In the Book of Hebrews, the Preacher makes much of a shadowy figure in the Old Testament named Melchizedek. Indeed, he has already mentioned him in 5:6, 10 and 6:20 though I did not speak of him at that time. Beginning with chapter seven, this man will play a key role in the Preacher’s elucidation of our Lord’s high priestly ministry, so we must treat him now.
Melchizedek makes his first appearance in Genesis 14:18-20 when he meets Abraham on his return from defeating the kings who had abducted his nephew Lot. (These kings had defeated another alliance of kings, one of whom was the king of Sodom where Lot had foolishly taken residence. Abraham had no regard for either set of kings; he simply went to rescue his kinsman.) Significantly, we do not read that Melchizedek or his city, Salem, was involved at all or affected by the war. Melchizedek’s decision to meet Abraham was made on his own accord. We read that he brought bread and wine, certainly for refreshment, but probably of some religious significance as well as we read that he blessed Abraham. The Preacher of Hebrews will soon make great use of both Melchizedek’s blessing of Abraham and the latter’s giving to Melchizedek a tenth of the spoils.
As for Melchizedek himself, we note that his name means, “king of righteousness” and that the name of his city, “Salem,” which centuries later became Jerusalem, comes from the same Hebrew root for, “peace.” So he is both king of righteousness and of peace. He is also called in Genesis, “priest of God Most High,” and blesses Abraham by the name of that same God. The Preacher also notes that Melchizedek is mentioned in Psalm 110:4 which he references three times (5:6; 7:17, 21): “You are a priest forever after the order of Melchizedek.” Psalm 110 is a royal psalm addressed to the king of Judah but which has Messianic overtones which the Preacher applies to Jesus. The Preacher notes that the Melchizedek of Genesis has neither father nor mother nor genealogy nor beginning nor end of days, “but resembling the Son of God he continues a priest forever”—meaning not that this shadowy figure had no father or mother or was a god but that as these particulars were not mentioned in the Genesis account, Melchizedek foreshadowed Christ as one who truly “continues a priest forever.”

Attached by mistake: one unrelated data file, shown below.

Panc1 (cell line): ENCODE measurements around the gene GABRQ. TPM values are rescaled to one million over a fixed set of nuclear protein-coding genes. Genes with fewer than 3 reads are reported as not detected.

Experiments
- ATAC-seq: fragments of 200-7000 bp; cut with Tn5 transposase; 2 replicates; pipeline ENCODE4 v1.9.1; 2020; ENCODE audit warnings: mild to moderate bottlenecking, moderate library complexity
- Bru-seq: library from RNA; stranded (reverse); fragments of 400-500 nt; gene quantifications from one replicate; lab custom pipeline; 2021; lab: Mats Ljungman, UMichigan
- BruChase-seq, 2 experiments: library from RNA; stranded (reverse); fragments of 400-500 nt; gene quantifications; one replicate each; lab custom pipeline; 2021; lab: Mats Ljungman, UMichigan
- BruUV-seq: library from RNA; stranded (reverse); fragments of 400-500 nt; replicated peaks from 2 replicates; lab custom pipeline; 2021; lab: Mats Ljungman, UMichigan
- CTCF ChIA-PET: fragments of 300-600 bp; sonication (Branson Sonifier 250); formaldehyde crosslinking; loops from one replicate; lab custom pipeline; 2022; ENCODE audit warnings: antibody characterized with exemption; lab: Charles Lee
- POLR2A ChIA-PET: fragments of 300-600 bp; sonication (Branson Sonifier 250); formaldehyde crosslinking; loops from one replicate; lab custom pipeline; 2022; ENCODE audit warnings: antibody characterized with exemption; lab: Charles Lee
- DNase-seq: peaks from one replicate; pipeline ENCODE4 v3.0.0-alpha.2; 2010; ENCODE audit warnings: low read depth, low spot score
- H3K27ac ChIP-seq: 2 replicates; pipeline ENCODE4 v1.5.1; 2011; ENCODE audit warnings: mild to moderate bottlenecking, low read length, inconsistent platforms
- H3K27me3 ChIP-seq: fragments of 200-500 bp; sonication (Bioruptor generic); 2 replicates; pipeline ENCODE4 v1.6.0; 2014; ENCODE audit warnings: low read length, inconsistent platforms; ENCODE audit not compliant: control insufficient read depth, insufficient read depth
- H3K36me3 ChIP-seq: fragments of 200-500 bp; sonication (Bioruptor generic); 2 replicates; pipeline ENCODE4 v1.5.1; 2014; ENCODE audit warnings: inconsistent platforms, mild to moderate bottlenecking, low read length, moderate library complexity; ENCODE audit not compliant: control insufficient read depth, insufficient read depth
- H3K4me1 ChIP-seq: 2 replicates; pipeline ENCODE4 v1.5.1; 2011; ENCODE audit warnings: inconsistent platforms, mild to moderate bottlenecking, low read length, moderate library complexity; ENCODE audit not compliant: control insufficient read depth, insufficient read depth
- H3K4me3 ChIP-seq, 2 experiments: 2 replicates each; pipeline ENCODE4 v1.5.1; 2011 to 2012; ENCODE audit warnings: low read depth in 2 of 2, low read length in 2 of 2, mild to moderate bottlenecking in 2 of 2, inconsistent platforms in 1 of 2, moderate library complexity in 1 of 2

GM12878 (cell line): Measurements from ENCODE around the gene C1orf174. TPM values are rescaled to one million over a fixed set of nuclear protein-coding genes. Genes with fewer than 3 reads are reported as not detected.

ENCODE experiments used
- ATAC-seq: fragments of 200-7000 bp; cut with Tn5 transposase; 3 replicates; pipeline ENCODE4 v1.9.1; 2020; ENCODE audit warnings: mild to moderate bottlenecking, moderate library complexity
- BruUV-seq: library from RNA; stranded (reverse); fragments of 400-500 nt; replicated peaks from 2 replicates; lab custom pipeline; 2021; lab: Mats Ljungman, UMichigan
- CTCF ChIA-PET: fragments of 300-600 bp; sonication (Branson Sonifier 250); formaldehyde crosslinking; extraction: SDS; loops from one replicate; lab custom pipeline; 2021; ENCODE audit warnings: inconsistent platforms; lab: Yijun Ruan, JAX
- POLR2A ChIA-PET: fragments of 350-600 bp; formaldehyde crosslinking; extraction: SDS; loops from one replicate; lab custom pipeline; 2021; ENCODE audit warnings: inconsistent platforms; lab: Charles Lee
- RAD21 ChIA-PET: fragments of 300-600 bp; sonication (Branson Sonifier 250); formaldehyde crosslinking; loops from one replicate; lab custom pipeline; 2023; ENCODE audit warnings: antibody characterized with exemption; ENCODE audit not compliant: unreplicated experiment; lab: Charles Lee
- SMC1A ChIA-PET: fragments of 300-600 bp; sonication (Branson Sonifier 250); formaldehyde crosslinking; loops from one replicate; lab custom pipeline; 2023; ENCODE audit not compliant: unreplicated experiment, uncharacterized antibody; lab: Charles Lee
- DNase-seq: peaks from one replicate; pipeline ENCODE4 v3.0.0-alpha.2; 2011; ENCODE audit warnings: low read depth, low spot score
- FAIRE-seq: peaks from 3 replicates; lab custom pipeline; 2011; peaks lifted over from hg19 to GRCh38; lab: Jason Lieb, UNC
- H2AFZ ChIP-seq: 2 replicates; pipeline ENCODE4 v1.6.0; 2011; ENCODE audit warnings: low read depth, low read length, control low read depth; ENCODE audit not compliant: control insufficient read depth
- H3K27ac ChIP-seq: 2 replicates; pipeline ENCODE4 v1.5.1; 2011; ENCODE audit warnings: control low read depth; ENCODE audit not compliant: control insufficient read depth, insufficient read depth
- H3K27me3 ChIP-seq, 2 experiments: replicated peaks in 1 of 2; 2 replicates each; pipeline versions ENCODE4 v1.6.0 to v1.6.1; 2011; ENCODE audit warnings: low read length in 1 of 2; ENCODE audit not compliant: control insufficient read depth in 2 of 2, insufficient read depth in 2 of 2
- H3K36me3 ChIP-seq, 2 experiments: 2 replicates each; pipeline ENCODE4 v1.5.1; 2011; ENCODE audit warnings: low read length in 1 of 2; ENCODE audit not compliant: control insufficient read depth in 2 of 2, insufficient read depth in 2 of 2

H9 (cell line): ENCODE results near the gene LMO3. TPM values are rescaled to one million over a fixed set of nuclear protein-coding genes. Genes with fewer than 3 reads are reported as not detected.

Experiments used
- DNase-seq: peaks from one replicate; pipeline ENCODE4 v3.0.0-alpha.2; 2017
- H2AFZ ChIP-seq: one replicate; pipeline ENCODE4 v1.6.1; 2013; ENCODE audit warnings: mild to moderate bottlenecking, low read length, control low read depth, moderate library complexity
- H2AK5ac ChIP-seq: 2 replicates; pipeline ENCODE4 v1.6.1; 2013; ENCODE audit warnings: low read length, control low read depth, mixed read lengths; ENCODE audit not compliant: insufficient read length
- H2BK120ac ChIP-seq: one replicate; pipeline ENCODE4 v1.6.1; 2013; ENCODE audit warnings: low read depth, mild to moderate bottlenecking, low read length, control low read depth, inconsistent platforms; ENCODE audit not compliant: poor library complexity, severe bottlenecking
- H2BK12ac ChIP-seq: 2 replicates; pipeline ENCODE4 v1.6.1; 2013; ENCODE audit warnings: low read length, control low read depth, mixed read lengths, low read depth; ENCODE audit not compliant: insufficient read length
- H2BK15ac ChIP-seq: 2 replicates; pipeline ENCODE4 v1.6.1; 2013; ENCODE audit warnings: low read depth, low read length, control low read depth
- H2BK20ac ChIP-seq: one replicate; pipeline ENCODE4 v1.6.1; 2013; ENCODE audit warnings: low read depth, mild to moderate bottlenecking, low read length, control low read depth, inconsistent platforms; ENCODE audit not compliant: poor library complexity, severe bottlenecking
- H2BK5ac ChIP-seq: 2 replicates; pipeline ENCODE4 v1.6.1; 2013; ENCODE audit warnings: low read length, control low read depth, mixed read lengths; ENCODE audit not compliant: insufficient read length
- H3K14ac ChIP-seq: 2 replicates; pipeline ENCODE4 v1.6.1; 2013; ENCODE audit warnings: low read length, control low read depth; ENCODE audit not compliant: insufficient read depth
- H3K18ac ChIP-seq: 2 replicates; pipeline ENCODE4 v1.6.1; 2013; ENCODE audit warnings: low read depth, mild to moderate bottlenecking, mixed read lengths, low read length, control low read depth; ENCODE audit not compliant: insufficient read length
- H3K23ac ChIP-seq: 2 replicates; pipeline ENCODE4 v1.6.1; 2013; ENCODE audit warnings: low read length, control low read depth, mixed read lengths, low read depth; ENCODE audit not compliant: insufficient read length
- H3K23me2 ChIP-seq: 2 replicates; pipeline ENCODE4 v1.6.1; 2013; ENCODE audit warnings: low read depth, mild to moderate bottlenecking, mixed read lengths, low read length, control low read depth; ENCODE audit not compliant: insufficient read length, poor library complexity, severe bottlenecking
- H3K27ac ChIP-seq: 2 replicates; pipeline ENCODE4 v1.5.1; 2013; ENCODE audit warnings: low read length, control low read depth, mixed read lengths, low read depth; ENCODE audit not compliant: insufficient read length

Our Lord has neither beginning nor end of days. He always has been and ever will be. But for our salvation, he came down from heaven and was made man. And for this, he shall ever remain our faithful high priest.